Pulitzer Prize-winning journalist and celebrated Latin American author Andres Oppenheimer spent months visiting the prospering nations of China, Finland, India, Switzerland, Israel and Singapore recently. Though Argentine by birth and a current resident of Miami, Florida, in the United States, where he pens a syndicated column for The Miami Herald, Oppenheimer headed east to find out why some countries are surging in educational development while Latin America lags behind.
Oppenheimer found that for many countries, progress is linked to investment in education.
“None of the countries I visited have anything in common politically, but the one thing they have in common is a national obsession for education, science and technology,” Oppenheimer said Wednesday night at the Double Tree Hotel Cariari in Alajuela, northwest of San José. “They understand that economic development and education go hand-in-hand. In order to develop economically, these countries have invested relentlessly in education, and now they are beginning to see the results.”
Oppenheimer, a keynote speaker at a health and education forum organized by international consulting firm Deloitte and Costa Rican Medical Holding, spoke for an hour and a half on the relationship between educational development and economic growth in other parts of the world. He noted that countries like Argentina, Brazil and Costa Rica are falling behind.
“The reason Latin America is lagging behind is because we are obsessed with the past, while other countries are looking towards the future,” Oppenheimer said.
In characteristically wry and entertaining style, Oppenheimer pulled out a Singapore dollar to emphasize his point. On the back of the bill, the illustration included a university, students, and a classroom. At the bottom of the bill was written “education.”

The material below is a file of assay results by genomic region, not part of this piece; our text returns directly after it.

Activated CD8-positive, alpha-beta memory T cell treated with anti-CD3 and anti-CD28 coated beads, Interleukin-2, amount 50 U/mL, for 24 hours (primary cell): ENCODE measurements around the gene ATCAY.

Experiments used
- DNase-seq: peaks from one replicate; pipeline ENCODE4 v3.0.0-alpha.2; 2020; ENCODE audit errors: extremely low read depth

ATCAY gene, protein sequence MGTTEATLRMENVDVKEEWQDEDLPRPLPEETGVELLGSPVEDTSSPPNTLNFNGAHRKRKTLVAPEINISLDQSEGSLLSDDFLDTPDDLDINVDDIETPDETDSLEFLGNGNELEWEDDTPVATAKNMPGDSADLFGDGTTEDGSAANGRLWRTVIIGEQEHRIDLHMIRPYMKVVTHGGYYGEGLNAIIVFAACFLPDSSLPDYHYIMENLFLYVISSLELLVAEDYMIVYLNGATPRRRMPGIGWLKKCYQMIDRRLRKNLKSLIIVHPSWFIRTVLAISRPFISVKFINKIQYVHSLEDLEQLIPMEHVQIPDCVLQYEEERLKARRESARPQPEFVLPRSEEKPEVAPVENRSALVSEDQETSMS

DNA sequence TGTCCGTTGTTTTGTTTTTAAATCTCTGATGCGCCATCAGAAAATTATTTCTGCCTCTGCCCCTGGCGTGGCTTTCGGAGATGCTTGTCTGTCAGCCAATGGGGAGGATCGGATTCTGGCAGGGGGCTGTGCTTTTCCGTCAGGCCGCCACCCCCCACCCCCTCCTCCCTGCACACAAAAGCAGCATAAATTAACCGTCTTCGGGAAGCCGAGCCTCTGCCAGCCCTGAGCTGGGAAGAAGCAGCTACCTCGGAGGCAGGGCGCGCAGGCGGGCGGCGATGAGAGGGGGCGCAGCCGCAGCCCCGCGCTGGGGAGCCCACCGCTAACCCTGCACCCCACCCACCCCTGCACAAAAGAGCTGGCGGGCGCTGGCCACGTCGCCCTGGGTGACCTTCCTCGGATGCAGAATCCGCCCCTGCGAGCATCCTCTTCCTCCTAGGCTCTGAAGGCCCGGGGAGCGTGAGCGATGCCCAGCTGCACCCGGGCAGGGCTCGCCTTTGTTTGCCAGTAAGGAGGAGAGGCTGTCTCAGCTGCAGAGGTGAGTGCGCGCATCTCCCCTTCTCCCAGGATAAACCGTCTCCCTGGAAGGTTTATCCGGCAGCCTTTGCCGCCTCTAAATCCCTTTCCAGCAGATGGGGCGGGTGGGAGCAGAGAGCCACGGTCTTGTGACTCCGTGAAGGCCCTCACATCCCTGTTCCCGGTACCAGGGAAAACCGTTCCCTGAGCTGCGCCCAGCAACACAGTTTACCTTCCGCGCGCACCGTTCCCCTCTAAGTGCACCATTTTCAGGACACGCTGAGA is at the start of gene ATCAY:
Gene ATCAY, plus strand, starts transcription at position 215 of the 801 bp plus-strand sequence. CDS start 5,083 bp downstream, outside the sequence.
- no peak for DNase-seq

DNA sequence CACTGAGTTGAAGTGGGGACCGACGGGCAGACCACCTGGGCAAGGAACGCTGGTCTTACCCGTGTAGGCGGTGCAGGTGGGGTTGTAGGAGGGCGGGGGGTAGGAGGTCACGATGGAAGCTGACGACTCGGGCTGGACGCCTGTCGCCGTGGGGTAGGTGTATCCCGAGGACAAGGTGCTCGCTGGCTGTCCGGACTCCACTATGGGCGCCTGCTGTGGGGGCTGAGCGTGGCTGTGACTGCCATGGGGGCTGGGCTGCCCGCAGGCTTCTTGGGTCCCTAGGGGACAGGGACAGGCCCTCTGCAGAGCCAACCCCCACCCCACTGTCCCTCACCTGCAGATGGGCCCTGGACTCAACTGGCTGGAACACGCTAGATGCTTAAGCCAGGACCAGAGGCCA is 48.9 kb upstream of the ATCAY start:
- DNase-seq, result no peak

“In Latin America, our bills have images of our past, such as farmers and past presidents and historical figures,” he said. “In other countries, the mindset doesn’t look at the past, it looks ahead.”
Oppenheimer said that countries like Costa Rica must consider further educational investment in long-term increments if it wishes to further develop economically. He said that given the four-year political system, governments are confined to thinking in the short term. For educational, technological and scientific gains to be made, Oppenheimer suggested that Costa Rica and other Latin American countries invest more of their budgets on education, create exchange programs with other countries, and establish long-term plans to promote scientific and technological advances.
“Of the three major university educational rankings in the world, only two of the top 200 universities were located in Latin America,” he said. “If our countries are interested in keeping pace with the rest of the world, our educational institutions must be considered the drivers to take us there.”
Oppenheimer’s speech was complemented by earlier speeches during the forum, which concentrated on improving education and training in the health field to bolster national health care and medical tourism. Christian Rivera, a plastic surgeon and president of Costa Rican Medical Holding, a medical tourism consortium, said that Costa Rica must begin to promote itself as a “blue” destination instead of solely focusing on its green image.
“We have excellent health care here and some of our hospitals are certified by some of the most prestigious boards in the world. The problem is that not many people in the international community know that,” Rivera told The Tico Times. “For the last 30 years we have promoted this country as a ‘green’ destination: eco-tourism, forests, mountains, rafting, and nature. That is great, but we think it is time to couple the green marketing with mention of the great health care also offered here. We need to promote Costa Rica’s ‘blue’ offerings in health care as well.”
Sheryl Cougling, a leading Deloitte researcher in the U.S., discussed a recent study about international health care and the attitudes towards medical tourism. According to Cougling, participants from the 12 countries surveyed expressed overall dissatisfaction with health care services, including costs and availability of services.
“It seems that globally and generally, people are not super happy about medical care,” Cougling said. “There is plenty of room for improvement.”
Cougling said the study also asked respondents about their willingness to consider seeking health care in other countries. The study found that up to 25 percent of participants said they would consider foreign medical care, though only about 2 percent actually had done so.
“If only 1 or 2 percent of U.S. residents consider medical tourism, that is still a very large number of people,” Rivera said. “We are a small country, so attracting a larger amount of that 1 percent could provide significant gains for Costa Rica’s economy.”